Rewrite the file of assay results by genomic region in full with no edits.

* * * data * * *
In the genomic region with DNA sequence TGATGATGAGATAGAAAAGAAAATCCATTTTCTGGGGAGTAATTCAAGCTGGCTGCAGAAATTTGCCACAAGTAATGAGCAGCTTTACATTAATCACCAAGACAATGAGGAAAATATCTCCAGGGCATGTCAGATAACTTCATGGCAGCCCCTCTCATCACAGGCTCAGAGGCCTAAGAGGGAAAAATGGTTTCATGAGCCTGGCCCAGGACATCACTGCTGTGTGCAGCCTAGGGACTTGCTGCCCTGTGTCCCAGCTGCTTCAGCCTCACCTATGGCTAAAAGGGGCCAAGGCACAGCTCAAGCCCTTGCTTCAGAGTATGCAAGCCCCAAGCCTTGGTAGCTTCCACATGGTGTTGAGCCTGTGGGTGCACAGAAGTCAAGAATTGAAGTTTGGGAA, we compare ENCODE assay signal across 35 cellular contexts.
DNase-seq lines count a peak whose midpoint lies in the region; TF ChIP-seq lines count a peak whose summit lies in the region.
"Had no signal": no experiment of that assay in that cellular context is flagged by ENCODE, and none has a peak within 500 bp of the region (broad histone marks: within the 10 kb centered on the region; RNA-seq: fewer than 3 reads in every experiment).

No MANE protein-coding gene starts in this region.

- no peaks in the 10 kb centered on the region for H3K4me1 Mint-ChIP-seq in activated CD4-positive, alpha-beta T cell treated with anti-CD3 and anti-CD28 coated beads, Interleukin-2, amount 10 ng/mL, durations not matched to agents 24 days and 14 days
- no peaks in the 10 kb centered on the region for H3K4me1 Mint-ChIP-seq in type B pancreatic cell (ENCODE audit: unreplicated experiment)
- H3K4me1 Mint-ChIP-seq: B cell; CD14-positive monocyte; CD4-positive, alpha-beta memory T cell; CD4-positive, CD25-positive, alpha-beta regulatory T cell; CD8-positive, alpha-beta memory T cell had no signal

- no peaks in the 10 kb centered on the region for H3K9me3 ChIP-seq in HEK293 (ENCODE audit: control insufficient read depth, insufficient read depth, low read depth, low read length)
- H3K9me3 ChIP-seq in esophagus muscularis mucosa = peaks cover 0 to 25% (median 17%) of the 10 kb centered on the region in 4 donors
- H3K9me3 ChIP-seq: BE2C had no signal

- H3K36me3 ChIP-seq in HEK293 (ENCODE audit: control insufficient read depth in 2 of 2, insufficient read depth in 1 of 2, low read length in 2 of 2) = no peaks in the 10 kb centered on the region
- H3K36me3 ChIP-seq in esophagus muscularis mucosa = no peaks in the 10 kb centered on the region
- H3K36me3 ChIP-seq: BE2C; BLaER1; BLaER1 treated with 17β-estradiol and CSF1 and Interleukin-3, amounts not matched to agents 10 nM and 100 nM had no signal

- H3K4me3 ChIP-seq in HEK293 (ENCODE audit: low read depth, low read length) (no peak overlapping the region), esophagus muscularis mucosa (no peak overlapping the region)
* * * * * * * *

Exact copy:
In the genomic region with DNA sequence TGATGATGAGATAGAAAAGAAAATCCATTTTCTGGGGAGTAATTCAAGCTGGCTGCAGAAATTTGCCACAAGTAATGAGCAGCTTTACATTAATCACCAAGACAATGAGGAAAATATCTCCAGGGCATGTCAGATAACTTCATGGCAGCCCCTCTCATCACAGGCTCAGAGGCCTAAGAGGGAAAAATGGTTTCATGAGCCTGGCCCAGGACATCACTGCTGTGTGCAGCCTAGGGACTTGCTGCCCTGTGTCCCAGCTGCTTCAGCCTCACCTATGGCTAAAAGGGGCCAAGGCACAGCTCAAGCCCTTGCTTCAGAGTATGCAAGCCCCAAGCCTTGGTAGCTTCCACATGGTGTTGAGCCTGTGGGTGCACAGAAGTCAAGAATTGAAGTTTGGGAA, we compare ENCODE assay signal across 35 cellular contexts.
DNase-seq lines count a peak whose midpoint lies in the region; TF ChIP-seq lines count a peak whose summit lies in the region.
"Had no signal": no experiment of that assay in that cellular context is flagged by ENCODE, and none has a peak within 500 bp of the region (broad histone marks: within the 10 kb centered on the region; RNA-seq: fewer than 3 reads in every experiment).

No MANE protein-coding gene starts in this region.

- no peaks in the 10 kb centered on the region for H3K4me1 Mint-ChIP-seq in activated CD4-positive, alpha-beta T cell treated with anti-CD3 and anti-CD28 coated beads, Interleukin-2, amount 10 ng/mL, durations not matched to agents 24 days and 14 days
- no peaks in the 10 kb centered on the region for H3K4me1 Mint-ChIP-seq in type B pancreatic cell (ENCODE audit: unreplicated experiment)
- H3K4me1 Mint-ChIP-seq: B cell; CD14-positive monocyte; CD4-positive, alpha-beta memory T cell; CD4-positive, CD25-positive, alpha-beta regulatory T cell; CD8-positive, alpha-beta memory T cell had no signal

- no peaks in the 10 kb centered on the region for H3K9me3 ChIP-seq in HEK293 (ENCODE audit: control insufficient read depth, insufficient read depth, low read depth, low read length)
- H3K9me3 ChIP-seq in esophagus muscularis mucosa = peaks cover 0 to 25% (median 17%) of the 10 kb centered on the region in 4 donors
- H3K9me3 ChIP-seq: BE2C had no signal

- H3K36me3 ChIP-seq in HEK293 (ENCODE audit: control insufficient read depth in 2 of 2, insufficient read depth in 1 of 2, low read length in 2 of 2) = no peaks in the 10 kb centered on the region
- H3K36me3 ChIP-seq in esophagus muscularis mucosa = no peaks in the 10 kb centered on the region
- H3K36me3 ChIP-seq: BE2C; BLaER1; BLaER1 treated with 17β-estradiol and CSF1 and Interleukin-3, amounts not matched to agents 10 nM and 100 nM had no signal

- H3K4me3 ChIP-seq in HEK293 (ENCODE audit: low read depth, low read length) (no peak overlapping the region), esophagus muscularis mucosa (no peak overlapping the region)